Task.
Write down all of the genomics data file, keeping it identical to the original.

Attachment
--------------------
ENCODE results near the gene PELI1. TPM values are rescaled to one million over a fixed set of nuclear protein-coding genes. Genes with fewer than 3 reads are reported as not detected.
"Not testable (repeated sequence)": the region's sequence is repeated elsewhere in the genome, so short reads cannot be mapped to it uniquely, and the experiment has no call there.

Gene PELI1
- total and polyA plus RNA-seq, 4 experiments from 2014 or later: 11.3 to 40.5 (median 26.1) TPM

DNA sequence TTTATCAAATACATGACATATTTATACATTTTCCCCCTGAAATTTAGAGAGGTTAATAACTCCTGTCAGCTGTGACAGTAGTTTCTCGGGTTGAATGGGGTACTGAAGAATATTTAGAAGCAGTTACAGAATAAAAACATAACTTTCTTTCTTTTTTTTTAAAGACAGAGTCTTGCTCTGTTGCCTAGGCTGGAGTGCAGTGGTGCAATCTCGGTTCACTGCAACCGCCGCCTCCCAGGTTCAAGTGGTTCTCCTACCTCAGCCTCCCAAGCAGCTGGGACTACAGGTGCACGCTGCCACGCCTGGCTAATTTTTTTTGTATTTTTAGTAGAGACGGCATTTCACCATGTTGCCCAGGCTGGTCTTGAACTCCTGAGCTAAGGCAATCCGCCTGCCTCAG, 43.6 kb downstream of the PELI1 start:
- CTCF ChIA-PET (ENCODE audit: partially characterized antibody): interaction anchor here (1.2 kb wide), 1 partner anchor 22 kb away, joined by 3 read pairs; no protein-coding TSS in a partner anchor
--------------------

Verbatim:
ENCODE results near the gene PELI1. TPM values are rescaled to one million over a fixed set of nuclear protein-coding genes. Genes with fewer than 3 reads are reported as not detected.
"Not testable (repeated sequence)": the region's sequence is repeated elsewhere in the genome, so short reads cannot be mapped to it uniquely, and the experiment has no call there.

Gene PELI1
- total and polyA plus RNA-seq, 4 experiments from 2014 or later: 11.3 to 40.5 (median 26.1) TPM

DNA sequence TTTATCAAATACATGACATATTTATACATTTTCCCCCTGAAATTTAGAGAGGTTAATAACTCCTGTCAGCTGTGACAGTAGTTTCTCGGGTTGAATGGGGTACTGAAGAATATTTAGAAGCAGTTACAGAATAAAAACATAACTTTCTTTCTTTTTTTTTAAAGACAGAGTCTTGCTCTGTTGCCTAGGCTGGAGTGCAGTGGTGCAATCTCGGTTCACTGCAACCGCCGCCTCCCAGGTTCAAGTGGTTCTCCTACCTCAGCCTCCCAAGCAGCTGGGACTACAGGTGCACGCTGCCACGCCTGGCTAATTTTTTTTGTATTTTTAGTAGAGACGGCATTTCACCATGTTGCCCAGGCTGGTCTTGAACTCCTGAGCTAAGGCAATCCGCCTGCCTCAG, 43.6 kb downstream of the PELI1 start:
- CTCF ChIA-PET (ENCODE audit: partially characterized antibody): interaction anchor here (1.2 kb wide), 1 partner anchor 22 kb away, joined by 3 read pairs; no protein-coding TSS in a partner anchor